This past week, the Legislature’s Appropriations Subcommittees spent many hours diligently poring over budgets to carry out a directive from legislative leadership to recommend FY21 base budget cuts of 2%, 5% and 10%. These cuts, which add up to either $143 million, $360 million or $723 million, are in addition to $650 million to $1 billion of cuts that the Legislature’s Executive Appropriations Committee has said it intends to make from the FY21 budget additions enacted by the Legislature in March.
But why is legislative leadership demanding harmful state budget cuts when we have $5.4 billion in rainy day funds and other reserves that are more than sufficient to cover the gap?
This is the mystery that may haunt Utah for years to come if our policymakers fail to change course before it’s too late.
Surely our state’s leaders understand the harm that budget cuts do, in two ways:
1) State budget cuts deepen the recession and slow our state’s recovery. On average, every $1 million of state budget cuts translates into 10 to30 jobs lost in state government and the economy as a whole (due to multiplier effects). Budget cuts of $2 billion mean 20,000 to 60,000 jobs lost. Utah employment is already down by over 100,000 jobs this year. Why would we want to make that worse?
2) State budget cuts disproportionately impact low-income, minority and rural communities. When the state cuts mental and behavioral health services for children or high-quality preschool or optional extended-day kindergarten (just to name three examples of specific programs on the chopping block), those are efforts targeted especially at our neighbors in greatest need. Moreover, these budget cuts often end up costing us more in the long run, as problems worsen and become more expensive to address later.
The danger of the budget-cutting course is all the more clear if we look back at the impact of the budget cuts in the last recession a decade ago. It took Utah’s economy five to seven years to recover from the Great Recession, far longer than was necessary.
Is there an alternative to budget cuts to balance the state budget?
According to the information presented to the Executive Appropriations Committee on May 13, Utah is sitting on $5.4 billion in rainy day and reserve funds and bonding capacity.
According to several national rankings, Utah is in the top half of states for the health of our budget reserves. For example, the Tax Foundation says we rank #19. Business Week magazine goes even further, ranking Utah #1 for being both least susceptible to fiscal shock and for having some of the lowest unemployment filings in the nation.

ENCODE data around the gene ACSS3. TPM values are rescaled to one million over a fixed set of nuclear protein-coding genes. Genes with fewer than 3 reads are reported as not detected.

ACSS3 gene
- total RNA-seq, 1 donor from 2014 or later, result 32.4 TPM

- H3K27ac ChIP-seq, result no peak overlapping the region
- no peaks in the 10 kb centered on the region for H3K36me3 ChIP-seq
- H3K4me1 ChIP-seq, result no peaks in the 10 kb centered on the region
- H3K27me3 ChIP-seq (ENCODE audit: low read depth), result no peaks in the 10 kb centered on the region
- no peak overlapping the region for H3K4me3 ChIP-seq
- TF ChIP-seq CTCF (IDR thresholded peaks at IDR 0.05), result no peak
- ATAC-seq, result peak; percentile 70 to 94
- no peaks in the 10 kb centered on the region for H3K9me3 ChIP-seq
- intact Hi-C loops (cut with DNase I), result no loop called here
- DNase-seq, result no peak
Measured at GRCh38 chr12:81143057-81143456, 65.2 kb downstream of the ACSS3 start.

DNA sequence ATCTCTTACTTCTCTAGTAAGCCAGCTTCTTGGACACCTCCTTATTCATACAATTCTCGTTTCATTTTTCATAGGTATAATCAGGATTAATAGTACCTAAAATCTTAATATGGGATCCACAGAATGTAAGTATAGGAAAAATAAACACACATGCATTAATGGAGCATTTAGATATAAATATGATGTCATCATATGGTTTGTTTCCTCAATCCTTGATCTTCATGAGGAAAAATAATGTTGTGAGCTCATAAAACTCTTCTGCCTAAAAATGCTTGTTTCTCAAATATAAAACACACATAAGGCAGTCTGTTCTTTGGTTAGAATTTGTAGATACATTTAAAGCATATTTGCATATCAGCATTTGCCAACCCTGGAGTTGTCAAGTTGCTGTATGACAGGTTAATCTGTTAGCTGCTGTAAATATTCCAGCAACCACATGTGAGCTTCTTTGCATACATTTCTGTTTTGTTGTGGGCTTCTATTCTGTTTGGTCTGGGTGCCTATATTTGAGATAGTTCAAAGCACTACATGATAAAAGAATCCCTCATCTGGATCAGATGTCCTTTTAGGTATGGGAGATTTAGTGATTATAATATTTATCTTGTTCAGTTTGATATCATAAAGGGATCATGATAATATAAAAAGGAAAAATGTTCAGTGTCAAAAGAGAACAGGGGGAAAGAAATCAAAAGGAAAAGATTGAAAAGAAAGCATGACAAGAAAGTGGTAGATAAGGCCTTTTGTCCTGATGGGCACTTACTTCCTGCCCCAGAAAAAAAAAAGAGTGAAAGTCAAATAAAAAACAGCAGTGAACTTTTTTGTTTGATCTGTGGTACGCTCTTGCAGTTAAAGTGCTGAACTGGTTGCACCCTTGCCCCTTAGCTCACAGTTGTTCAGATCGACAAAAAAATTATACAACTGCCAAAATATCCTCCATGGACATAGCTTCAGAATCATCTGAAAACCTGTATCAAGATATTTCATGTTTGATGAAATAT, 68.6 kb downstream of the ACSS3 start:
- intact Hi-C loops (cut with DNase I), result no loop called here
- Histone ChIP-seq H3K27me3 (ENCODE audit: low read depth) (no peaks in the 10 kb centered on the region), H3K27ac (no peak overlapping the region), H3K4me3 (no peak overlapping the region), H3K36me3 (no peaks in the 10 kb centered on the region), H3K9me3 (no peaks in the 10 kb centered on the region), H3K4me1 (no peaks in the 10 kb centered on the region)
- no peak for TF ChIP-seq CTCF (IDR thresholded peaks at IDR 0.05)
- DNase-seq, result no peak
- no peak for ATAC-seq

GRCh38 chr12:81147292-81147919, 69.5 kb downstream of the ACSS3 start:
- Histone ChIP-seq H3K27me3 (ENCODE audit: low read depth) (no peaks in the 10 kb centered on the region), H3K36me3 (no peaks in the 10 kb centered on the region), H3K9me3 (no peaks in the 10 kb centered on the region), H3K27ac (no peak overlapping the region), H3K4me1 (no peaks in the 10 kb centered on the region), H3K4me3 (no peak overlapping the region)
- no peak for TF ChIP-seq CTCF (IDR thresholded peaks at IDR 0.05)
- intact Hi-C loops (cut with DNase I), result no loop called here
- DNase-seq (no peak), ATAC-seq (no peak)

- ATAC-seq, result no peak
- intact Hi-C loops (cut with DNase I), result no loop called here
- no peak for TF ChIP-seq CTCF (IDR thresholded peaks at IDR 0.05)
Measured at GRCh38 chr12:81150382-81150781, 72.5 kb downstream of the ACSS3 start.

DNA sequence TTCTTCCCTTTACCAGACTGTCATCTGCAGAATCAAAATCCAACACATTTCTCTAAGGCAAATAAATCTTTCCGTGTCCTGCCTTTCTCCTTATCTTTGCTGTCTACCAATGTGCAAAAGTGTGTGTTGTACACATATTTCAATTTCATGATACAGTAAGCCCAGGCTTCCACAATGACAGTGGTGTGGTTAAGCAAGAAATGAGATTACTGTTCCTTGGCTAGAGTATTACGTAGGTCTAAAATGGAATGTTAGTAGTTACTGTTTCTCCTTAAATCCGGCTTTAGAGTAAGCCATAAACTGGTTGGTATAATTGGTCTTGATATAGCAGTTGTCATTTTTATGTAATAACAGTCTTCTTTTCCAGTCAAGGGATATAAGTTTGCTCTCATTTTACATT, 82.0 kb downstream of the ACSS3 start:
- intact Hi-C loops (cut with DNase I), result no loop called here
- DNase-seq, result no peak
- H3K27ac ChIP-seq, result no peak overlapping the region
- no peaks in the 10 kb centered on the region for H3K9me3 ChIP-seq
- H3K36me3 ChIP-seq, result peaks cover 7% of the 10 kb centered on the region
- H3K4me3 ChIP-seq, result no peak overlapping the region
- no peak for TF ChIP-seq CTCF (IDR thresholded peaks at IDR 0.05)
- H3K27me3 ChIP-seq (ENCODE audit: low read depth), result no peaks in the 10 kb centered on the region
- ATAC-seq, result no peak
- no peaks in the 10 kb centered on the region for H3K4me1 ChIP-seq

Our relatively low unemployment rate (sixth lowest in the nation at 9.7% in April compared to 14.7% for the nation) seems to indicate that we will weather the recession far better than most states.
Oddly enough though, the state’s economists are predicting that Utah’s economic contraction this year will be over 40% worse than the nation’s – a 7.6% contraction vs. 5.4% for the nation. But our relatively low unemployment rate and success in dealing with the pandemic (fifth lowest death rate in the nation) belie that prediction.
On the basis of this apparently exaggerated prediction, legislative analysts are projecting a combined FY20-FY21 budget shortfall ranging between $800 million and $1.9 billion. But if our economic contraction, like our unemployment rate, is only two-thirds of the nation’s, rather than 40% worse, then our two-year combined deficit may range between $400 million and $900 million.
Compare those figures to the size of our budget reserve — $5.4 billion — and you begin to understand why many observers are scratching their heads right now and wondering why our leaders are so eager to cut budgets — deepening the recession, slowing the recovery, and harming vulnerable populations — rather than making prudent, economically sound use of the reserves that they themselves have labored so assiduously to build up over the last decade.
It is undeniable that the eldest Utahns have experienced the worst health effects of the coronavirus pandemic. Yet there is also an important sense in which it is Utah’s children who will be affected the most by the virus. It is our children who will have to live with COVID-19 the longest. And not just with the disease, but also with the decisions we make today about how we respond to it.
So far Utah has received plaudits from across the nation for our intelligent and cautious approach to the emergency that we face. Let us hope that state policymakers continue that laudable record when it comes to the state budget.
Matthew Weinstein is fiscal policy director with Voices for Utah Children.